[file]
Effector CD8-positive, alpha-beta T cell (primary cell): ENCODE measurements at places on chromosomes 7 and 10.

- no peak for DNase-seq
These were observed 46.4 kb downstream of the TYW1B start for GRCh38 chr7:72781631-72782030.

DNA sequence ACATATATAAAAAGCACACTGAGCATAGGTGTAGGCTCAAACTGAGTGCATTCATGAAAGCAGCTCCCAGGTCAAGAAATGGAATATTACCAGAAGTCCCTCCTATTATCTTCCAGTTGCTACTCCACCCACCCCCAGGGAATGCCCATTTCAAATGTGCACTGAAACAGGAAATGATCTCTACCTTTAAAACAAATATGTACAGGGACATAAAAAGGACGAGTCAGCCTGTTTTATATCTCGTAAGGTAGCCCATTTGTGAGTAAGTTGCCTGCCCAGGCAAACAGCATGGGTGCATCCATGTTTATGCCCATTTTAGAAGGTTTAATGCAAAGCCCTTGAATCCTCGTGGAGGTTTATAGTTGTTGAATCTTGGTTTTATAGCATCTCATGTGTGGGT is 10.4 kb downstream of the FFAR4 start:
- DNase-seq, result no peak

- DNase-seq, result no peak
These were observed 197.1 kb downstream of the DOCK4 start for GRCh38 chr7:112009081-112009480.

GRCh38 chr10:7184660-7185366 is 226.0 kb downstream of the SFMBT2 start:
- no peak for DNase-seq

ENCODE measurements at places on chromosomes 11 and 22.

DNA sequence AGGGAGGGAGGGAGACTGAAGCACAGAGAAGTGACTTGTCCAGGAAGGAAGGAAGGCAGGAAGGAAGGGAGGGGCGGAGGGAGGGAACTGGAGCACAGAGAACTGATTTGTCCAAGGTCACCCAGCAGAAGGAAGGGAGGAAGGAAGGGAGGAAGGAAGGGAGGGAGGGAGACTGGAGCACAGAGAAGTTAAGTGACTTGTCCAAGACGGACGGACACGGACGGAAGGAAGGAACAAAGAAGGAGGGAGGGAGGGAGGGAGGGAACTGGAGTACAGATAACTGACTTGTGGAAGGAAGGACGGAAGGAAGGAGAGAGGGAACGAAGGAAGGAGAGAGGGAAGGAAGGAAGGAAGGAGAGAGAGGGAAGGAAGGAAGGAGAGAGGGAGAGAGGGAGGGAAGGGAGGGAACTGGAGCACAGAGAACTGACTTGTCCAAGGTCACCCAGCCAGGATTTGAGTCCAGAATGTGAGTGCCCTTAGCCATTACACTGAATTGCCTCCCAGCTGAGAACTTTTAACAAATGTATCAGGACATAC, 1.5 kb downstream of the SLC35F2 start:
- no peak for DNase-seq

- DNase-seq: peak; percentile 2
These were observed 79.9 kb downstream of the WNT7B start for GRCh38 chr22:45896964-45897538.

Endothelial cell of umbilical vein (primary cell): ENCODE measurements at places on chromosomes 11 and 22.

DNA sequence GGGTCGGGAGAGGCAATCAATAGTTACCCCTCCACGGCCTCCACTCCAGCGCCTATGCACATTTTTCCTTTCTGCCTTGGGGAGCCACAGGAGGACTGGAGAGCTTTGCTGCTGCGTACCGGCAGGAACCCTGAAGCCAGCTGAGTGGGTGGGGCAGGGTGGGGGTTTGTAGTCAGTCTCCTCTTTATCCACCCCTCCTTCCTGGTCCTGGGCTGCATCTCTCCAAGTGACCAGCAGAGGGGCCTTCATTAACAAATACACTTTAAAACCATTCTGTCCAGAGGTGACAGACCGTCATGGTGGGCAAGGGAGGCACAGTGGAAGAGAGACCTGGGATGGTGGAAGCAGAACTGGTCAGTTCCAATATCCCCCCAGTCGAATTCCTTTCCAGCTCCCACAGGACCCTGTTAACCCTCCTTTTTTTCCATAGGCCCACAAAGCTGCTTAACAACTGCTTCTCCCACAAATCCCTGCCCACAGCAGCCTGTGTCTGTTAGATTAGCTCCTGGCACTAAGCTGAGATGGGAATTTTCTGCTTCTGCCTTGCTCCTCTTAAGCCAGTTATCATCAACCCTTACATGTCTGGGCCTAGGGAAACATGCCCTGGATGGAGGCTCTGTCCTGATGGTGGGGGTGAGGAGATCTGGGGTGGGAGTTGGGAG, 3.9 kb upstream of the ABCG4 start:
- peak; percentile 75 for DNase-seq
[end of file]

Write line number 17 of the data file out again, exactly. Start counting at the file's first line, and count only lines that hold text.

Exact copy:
- peak; percentile 75 for DNase-seq